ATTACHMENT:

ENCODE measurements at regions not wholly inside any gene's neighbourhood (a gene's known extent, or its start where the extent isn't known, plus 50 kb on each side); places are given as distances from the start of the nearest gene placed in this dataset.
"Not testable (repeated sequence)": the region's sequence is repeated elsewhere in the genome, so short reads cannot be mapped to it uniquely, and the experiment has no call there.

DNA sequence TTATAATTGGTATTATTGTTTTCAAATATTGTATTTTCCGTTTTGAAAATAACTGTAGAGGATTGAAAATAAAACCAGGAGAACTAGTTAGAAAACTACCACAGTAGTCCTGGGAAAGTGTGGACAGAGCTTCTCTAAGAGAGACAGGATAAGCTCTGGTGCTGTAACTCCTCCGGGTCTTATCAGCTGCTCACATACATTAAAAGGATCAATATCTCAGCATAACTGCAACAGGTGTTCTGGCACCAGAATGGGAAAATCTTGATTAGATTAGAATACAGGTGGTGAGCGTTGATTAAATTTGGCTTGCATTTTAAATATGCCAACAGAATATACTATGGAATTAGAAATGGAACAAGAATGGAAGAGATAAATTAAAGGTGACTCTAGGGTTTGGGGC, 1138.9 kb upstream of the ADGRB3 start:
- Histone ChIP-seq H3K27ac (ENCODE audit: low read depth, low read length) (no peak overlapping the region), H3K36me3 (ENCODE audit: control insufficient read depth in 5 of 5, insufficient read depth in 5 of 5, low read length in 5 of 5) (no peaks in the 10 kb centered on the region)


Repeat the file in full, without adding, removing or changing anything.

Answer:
ENCODE measurements at regions not wholly inside any gene's neighbourhood (a gene's known extent, or its start where the extent isn't known, plus 50 kb on each side); places are given as distances from the start of the nearest gene placed in this dataset.
"Not testable (repeated sequence)": the region's sequence is repeated elsewhere in the genome, so short reads cannot be mapped to it uniquely, and the experiment has no call there.

DNA sequence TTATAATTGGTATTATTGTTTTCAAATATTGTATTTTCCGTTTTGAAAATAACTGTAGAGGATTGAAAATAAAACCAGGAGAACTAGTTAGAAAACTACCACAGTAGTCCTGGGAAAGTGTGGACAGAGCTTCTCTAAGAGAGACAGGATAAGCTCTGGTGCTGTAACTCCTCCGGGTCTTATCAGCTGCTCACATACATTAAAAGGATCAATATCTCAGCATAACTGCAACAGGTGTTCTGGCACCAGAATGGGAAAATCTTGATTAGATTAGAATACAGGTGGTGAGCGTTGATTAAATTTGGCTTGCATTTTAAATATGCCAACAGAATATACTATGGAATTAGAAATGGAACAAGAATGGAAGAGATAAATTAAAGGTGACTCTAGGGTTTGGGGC, 1138.9 kb upstream of the ADGRB3 start:
- Histone ChIP-seq H3K27ac (ENCODE audit: low read depth, low read length) (no peak overlapping the region), H3K36me3 (ENCODE audit: control insufficient read depth in 5 of 5, insufficient read depth in 5 of 5, low read length in 5 of 5) (no peaks in the 10 kb centered on the region)